Expect the Unexpected—14 August 2016
Just when we thought we were finished with the bulk of our pioneer planting work, nature decided to rearrange our plans.
Last Wednesday we had one of those 100 year storms that seem to be occurring every 3 years. We got over 100 mm of rain in a 24 hour period and there was a lot of flooding and road closures.
Because of the conditions, we hadn’t planned to head up to the farm until next week but Louisa, an ecology student from Unitec who is doing research at CUE Haven on macroinvertebrates in the stream, thought that it would be a good idea to do some specimen gathering on Friday while the stream was still high. She sent us a message yesterday asking us about “the slip.”
That’s when we started doing some research of our own and we talked to her and she sent some rather alarming pictures.
From the pictures, it looked like the boundary fence with our neighbours, James and Jody, was involved so we let them know and headed up first thing this morning and met up with them to inspect the damage.
We had a look at the area and the pictures Louisa had sent hadn’t done it justice.
That isn’t a meteor impact crater, it’s a picture of the slip taken from the other side of our property.
The grassy area to the top and on the left is the neighbour’s property which is quite steep. There are several tomos (sink holes) on both the properties.
As far as we can tell the surface layer of clay gave way because of the intensity and volume of water flowing after the rainstorm. A section of land on a steep slope had let loose and slid all the way down, covering the road and extending into the wetlands on the other side of the road.
The photo below is the view from the neighbour’s boundary. The loose clay that let go ran over the road and well into an area that had been planted in 2015 and 2009.
And this is how the slip looks from what was previously the road.
The area was planted by a series of volunteer groups between May and July 2015. Here are some before and after pictures to give you an idea of the extent of the slip.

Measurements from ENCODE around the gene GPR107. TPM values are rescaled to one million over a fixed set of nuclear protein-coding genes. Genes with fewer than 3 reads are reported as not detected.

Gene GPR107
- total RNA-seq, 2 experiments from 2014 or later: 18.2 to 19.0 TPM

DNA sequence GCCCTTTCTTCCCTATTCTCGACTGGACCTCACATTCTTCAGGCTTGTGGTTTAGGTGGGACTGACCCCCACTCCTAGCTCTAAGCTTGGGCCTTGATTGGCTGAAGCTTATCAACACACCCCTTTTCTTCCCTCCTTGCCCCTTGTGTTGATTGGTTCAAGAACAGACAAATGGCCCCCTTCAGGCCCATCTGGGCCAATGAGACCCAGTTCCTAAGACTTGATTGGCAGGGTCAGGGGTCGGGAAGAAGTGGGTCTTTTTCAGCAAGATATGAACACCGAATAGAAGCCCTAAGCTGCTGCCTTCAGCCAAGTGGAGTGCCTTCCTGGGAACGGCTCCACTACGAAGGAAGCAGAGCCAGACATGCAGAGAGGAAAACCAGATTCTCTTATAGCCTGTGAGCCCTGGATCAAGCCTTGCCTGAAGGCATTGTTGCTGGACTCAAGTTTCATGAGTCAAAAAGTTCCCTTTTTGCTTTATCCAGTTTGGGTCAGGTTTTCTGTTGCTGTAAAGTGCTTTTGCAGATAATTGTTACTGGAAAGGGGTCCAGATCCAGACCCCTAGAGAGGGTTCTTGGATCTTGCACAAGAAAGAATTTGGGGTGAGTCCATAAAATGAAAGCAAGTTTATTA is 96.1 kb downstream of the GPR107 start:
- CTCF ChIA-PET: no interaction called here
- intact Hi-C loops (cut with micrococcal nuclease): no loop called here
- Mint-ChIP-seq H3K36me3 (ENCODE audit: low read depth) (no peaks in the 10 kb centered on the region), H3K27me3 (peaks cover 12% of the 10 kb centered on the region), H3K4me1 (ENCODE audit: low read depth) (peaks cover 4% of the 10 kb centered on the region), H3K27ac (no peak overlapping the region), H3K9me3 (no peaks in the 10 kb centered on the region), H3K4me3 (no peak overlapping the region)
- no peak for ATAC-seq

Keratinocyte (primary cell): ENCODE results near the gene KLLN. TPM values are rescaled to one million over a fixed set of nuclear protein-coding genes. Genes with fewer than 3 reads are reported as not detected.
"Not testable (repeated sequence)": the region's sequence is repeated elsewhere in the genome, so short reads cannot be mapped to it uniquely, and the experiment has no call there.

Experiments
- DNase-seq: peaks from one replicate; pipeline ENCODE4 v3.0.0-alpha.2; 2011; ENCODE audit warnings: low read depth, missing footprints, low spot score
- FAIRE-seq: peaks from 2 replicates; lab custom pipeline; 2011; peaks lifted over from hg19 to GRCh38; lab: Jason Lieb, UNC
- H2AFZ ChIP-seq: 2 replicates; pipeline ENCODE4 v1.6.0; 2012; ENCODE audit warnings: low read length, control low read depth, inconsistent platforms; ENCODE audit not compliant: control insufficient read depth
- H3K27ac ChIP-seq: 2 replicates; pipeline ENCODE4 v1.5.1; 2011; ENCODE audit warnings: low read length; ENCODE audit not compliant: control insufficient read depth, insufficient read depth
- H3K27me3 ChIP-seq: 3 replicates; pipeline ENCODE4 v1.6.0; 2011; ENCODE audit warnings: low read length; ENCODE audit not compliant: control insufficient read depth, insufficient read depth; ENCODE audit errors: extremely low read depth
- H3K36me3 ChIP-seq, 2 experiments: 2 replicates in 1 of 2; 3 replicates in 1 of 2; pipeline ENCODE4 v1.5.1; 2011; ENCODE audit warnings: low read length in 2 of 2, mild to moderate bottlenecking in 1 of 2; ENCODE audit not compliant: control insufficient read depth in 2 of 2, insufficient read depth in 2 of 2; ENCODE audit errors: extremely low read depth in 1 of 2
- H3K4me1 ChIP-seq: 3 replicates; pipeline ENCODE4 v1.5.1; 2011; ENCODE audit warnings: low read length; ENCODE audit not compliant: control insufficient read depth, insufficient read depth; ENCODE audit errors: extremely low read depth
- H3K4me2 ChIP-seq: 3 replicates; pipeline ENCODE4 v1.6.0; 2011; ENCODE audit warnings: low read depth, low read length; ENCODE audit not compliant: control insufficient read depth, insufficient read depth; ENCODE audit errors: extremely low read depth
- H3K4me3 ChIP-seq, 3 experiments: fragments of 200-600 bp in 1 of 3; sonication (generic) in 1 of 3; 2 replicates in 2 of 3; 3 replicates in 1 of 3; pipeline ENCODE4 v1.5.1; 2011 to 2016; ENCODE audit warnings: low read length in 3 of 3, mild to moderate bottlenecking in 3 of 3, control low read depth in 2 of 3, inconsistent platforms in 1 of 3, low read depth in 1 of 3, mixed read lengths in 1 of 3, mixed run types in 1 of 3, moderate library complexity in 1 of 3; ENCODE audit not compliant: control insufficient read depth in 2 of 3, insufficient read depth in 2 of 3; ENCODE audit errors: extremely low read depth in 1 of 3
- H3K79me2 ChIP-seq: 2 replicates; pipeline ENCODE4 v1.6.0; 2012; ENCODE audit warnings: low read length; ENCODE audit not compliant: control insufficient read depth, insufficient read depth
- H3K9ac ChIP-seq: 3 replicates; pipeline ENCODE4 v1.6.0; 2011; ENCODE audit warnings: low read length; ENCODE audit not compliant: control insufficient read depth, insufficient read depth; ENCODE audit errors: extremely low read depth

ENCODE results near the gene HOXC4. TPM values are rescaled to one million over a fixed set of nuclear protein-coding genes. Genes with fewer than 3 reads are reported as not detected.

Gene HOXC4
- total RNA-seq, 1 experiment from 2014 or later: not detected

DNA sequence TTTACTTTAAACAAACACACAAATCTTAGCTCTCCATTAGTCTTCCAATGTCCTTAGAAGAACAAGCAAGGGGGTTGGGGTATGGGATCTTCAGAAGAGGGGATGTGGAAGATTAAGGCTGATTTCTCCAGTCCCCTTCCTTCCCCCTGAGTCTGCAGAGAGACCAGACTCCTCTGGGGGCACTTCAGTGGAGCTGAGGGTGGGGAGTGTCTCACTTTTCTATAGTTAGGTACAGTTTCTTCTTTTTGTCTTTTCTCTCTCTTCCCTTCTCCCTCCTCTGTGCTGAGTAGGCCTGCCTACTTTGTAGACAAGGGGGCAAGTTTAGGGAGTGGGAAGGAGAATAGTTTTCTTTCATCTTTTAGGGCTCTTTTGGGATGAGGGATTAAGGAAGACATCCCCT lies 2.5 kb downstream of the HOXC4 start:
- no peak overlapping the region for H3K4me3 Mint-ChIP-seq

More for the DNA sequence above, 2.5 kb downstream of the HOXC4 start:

August 2014 —
The photo below shows the area right after it was prepped for planting in early 2015—it shows how the road used to go.
Here it is today, the road is shown with a red arrow.
Getting ready to plant in 2015:
This is what it looks like now. You can see the destroyed fence in the right of the picture.
Planting in the wetlands across the road – a year ago…
Today …. Besides the trees planted in the wetlands in 2015, a lot of the trees planted in 2009 have also been lost.
Our next steps are to have experts come in to see how stable the remaining land is and what we and our neighbours need to do to safely stabilise it. James and Jody have already installed a temporary fence further back on their property to keep their cows (and people) from getting too close to the edge.
Now we need to get the road fixed and we’ve already started to change our 2017 planting plans to include areas we thought we’d already planted!
Even though a lot of trees have been lost, we want to again thank the people who worked so hard to plant the trees. We’re really glad that no one was around when the slip occurred and in the overall scheme of the restoration project this is a minor setback.
We are choosing to focus on the good news which is that winter is coming to an end and the kakabeaks at CUE Haven are starting to blossom.